As Asian Population Grows, Georgia Finally Brings Water Spinach To The Table – WABE

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When Ben Vo opened the City Farmer’s Market grocery chain in 2015, his goal was to create a destination for international ingredients.

The store sold meat, seafood and vegetables from countries around the world, but he said customers only asked for one thing: water spinach, a staple vegetable in many Asian cuisines that had been illegal in the state for decades.

And this demand has become more palpable over the years. One in ten Georgians is an immigrant, and Asians now make up more than 7% of Metro Atlanta residents.

After years of petitions, attempted legislation and lobbying, the Georgia Department of Agriculture has approved the sale of water spinach starting this month. Regulation of agriculture in the state could come later this year.

Water spinach is a long, leafy green with tender, hollow shoots that complement whatever it’s cooked in. It is called ong choy in Cantonese, rau muong in Vietnam and kangkung in Malaysia and Indonesia.

It can also sprout from a plant fragment, spread quickly, and can grow profusely even when left alone.

It is therefore federally regulated under the Plant Protection Act, making it illegal to import or transport the vegetable between states without a permit. According to the Georgian code, it was considered a “plant pest”.

“These are plants that we don’t want to see in the wild because they could wreak havoc in waterways,” Georgia Agriculture Commissioner Gary Black said. To protect the state’s waterways and native plants, the Department of Agriculture looks to states that have strict cultivation regulations with proven success in protecting the environment.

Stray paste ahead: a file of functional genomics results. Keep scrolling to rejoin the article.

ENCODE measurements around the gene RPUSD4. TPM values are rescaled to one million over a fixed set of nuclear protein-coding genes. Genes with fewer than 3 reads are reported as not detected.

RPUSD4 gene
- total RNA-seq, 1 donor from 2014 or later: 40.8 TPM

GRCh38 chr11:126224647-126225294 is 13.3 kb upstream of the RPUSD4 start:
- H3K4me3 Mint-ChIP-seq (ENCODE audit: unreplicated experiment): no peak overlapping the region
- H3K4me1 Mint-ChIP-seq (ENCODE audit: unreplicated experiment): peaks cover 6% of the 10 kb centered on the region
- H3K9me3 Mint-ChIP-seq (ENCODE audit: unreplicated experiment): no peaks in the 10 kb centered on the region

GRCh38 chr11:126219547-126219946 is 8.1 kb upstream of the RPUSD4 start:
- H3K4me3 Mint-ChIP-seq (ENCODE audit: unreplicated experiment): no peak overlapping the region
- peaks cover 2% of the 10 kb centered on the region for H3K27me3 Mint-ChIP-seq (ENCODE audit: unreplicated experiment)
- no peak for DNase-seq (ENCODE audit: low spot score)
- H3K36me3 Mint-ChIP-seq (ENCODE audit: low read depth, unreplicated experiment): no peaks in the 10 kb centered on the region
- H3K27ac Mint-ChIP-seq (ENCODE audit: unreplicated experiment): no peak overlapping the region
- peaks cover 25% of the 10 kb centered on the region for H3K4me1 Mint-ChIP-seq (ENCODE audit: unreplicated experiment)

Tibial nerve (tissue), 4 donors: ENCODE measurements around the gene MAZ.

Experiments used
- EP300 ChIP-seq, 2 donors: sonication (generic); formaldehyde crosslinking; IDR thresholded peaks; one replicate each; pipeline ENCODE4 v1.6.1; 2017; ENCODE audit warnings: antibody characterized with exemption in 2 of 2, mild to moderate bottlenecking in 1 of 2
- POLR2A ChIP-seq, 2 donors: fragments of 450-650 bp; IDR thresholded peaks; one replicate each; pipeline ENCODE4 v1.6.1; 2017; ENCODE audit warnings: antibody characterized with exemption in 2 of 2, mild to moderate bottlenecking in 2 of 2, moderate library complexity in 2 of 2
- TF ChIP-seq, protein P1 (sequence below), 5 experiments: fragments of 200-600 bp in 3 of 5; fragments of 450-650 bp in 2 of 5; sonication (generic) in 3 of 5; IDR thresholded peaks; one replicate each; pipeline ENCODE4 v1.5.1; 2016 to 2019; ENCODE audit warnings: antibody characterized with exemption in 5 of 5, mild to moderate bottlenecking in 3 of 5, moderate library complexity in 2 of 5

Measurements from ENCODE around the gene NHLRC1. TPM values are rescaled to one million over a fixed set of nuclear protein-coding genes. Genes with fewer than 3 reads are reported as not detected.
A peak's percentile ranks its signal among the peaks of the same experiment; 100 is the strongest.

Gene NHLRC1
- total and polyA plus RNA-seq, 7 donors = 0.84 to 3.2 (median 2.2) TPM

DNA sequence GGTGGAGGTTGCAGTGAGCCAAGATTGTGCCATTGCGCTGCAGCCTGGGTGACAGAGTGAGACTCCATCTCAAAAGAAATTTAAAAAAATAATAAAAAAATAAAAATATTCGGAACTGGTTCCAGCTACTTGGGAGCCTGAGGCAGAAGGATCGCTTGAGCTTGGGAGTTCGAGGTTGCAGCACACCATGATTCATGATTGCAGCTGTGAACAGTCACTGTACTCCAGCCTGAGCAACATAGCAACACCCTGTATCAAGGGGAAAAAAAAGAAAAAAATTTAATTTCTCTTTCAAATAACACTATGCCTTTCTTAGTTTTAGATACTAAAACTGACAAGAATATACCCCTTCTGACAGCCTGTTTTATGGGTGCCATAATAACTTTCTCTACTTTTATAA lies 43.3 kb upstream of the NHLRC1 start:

Florida is one such state. Farmers there grow the plant safely by growing it in greenhouses from propagated cuttings, not seeds, thoroughly cleaning all equipment involved, and packing everything on site in closed containers only.

But people have long found ways to smuggle water spinach into Georgia.

“We’ve seen people buy it and sell it in the parking lot in their vaults, of course illegally, and some are also growing illegally in Georgia,” Vo said. “The product is treated like marijuana, you know? »

At first, Vo customers started petitions in stores hoping to get legislative action for water spinach.

“In 2012, 2013, and 2015, the community started petitions through customer registrations coming into the market, asking for certain changes or amendments to the law,” Vo said.

It finally worked.

In the decade that clients were attempting petitions, Georgia’s Asian population grew by 52%. What has also increased is the demand for Asian food, said Kathy Kusava. As president of the Georgia Food Industry Association, she was an early advocate for the cultivation and sale of the plant in Georgia. She says that as more immigrants have come to the state, the grocery needs of communities have changed.

“If you think about it, if Southerners weren’t allowed to drink sweet tea, or if our Hispanic community wasn’t allowed to buy tortillas? For the Vietnamese community and the Southeast Asian community, water spinach is a very important part of their diet.

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